The Cox Orange Pippin apple tree continues to be highly esteemed in England as the premier dessert apple. The Cox Orange Pippin apple tree was first discovered as a little seedling in England in the 1830's, by the retired brewer and horticulturist Richard Cox. The Cox Orange Pippin apple is a medium to small sized fruit, red and yellow, usually striped. The flesh is yellow, firm, crisp, very juicy, richly aromatic and some say almost spicy. Flavor is enhanced when fruit ripens off the tree. When Cox Orange Pippin apples are ripe they can be shaken, the seeds make a rattling sound since the seeds are loosely secured in the apple core. Expect a few apples to crack on blossom end. The Cox Orange Pippin apple tree is a heavy bearer and one of the best apples for espalier. It has all the ingredients for great pie apple, but the fruit is relatively small for processing. Best for eating out of hand and cider. Please see below for further information on our organically grown Cox Orange Pippin apple trees for sale. USDA Certified Organic
Considerations for Cox Orange Pippin
USDA Zones: 4,5, 6, 7, 8, 9,10
Low Chill: Yes
Uses: Fresh eating, cider, canning and preserves
Harvest Period: Midseason
Bloom Period: Mid to Late
Pollination Requirement: Self-Fertile
Origin Date: England 1830
Disease resistance: Avg.
Storage: 1 month
Rootstock: MM 111 (semi-dwarf)
Years to Bear: 2-4 years
Recommended Spacing: 12-16 ft.
Mature Size: 12-16 ft.
Water Requirements: 12-15 gallons per week May through Sept.
Shape when Shipped: Feathered and whips (few side branching)
Size supplied when shipped:Our trees range in height from 4-8 ft. in our field and trimmed to 4 to 5 ft. when shipped. Our young two year trees are most often feathered (side limbs). The trees diameter (caliper) is often 1/2 to 3/4 inch;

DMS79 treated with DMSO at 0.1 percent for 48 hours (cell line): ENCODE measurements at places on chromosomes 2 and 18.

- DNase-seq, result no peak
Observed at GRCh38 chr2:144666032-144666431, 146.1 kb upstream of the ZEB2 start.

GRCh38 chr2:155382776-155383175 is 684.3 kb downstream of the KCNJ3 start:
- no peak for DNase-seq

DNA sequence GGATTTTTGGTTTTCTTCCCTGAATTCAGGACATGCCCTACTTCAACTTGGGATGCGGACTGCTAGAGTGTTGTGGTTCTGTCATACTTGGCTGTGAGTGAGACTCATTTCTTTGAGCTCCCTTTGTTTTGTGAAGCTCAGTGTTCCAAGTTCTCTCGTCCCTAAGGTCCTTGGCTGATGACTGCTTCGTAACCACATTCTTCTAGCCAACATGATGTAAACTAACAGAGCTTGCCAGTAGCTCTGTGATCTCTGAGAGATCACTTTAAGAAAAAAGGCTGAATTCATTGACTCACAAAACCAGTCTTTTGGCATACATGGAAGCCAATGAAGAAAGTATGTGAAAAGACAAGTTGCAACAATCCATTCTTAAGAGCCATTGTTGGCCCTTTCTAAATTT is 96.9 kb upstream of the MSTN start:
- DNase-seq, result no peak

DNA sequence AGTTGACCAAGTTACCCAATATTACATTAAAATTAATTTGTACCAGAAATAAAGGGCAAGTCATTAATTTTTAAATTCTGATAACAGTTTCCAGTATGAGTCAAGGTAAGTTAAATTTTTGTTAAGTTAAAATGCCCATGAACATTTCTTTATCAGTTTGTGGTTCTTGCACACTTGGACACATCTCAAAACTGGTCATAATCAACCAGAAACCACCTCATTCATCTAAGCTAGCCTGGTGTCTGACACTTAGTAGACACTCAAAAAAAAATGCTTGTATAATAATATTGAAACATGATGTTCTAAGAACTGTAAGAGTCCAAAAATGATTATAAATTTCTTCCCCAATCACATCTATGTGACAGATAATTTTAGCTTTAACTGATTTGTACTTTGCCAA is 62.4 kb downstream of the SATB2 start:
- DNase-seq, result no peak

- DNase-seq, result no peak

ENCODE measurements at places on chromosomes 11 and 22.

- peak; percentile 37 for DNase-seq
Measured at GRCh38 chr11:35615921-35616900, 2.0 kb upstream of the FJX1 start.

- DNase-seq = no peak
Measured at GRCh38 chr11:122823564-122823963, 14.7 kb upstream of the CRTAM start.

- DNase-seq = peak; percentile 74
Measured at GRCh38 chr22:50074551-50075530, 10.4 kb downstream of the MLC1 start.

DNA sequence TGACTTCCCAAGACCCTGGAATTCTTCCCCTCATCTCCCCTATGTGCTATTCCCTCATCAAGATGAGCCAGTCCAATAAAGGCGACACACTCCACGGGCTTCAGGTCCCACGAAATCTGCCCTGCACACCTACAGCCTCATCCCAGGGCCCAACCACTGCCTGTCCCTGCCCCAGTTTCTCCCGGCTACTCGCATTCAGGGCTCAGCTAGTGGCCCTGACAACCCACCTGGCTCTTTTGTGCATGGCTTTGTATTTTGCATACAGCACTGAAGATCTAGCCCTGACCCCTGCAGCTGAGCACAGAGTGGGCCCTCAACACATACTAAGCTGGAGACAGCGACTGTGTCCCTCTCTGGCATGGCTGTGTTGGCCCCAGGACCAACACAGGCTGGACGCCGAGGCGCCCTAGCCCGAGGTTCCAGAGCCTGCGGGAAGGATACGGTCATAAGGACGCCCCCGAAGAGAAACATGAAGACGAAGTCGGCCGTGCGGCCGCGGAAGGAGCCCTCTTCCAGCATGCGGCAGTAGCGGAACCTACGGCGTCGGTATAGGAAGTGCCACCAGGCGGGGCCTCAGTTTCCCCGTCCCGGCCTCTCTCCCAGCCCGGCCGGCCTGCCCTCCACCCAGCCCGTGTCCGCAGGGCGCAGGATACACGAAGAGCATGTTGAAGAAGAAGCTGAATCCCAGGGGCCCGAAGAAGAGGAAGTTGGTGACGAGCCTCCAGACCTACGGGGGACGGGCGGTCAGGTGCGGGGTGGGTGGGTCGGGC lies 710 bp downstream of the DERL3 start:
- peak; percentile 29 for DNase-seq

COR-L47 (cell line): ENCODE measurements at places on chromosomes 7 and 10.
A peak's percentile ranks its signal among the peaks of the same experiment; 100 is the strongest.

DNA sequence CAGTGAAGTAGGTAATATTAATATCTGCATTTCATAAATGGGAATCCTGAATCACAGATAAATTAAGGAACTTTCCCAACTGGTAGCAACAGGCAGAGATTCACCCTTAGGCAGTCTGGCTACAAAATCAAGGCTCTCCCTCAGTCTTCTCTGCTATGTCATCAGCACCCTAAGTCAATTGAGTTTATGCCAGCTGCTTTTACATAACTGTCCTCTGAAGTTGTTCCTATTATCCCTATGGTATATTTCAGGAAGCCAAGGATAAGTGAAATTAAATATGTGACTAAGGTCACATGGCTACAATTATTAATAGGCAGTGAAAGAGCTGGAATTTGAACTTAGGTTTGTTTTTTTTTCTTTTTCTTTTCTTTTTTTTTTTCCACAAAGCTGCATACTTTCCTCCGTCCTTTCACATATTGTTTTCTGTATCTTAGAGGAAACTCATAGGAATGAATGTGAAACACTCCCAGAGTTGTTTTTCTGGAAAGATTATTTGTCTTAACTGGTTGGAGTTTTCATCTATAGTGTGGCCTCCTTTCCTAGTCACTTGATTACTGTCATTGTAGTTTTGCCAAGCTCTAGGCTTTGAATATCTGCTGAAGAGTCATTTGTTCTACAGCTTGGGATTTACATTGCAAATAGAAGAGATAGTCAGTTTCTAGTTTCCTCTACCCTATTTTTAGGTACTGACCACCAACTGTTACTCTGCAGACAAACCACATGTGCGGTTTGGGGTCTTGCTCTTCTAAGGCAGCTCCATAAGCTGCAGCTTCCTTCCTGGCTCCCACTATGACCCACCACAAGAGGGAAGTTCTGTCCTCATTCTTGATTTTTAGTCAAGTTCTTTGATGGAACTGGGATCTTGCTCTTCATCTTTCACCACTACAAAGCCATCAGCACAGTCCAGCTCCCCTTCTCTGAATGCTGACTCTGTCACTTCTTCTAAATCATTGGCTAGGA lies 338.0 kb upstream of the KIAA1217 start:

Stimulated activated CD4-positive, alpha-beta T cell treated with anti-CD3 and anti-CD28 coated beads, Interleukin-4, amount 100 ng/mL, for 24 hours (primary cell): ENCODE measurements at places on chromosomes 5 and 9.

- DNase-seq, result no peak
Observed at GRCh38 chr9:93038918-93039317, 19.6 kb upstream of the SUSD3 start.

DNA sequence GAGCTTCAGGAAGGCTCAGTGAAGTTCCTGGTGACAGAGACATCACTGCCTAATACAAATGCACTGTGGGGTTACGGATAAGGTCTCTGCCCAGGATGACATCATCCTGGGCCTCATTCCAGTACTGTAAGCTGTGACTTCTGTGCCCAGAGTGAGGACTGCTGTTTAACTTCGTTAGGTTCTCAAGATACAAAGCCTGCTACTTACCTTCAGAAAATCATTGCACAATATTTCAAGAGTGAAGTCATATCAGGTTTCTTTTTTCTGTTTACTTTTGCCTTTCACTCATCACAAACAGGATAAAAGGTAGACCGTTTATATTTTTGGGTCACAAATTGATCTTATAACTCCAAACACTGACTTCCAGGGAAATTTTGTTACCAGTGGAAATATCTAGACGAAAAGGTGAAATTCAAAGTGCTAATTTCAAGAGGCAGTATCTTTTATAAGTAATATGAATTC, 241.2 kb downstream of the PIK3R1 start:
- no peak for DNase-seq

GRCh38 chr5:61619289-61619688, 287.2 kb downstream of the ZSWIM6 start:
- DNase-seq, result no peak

*As noted by University of California Scientists and other qualified professionals the most successful trees often have caliper from 1/2" to 5/8" and usually establish faster than smaller and larger planting stock.
Basic idea for Pruning: Most fruit trees should be pruned in frost-free periods mid to late winter. (apricots best after bud break) Remove most vertical branches and shorten side branches. Fruiting wood is best on horizontal to 45 degree limbs. Learn more...
Shipping Note: Our fruit trees and berries are delivered to you bareroot during their winter dormancy from January through May depending on USDA zone. Trees are shipped with your invoice and helpful planting directions. There is no minimum quantity required but shipping rate for an individual tree is expensive since UPS/Fed Ex charge a dimensional weight and an additional handling fee to ship a tree. You'll find it's cost effective to consider a handful of trees,vines or our helpful Tree Starter Kits.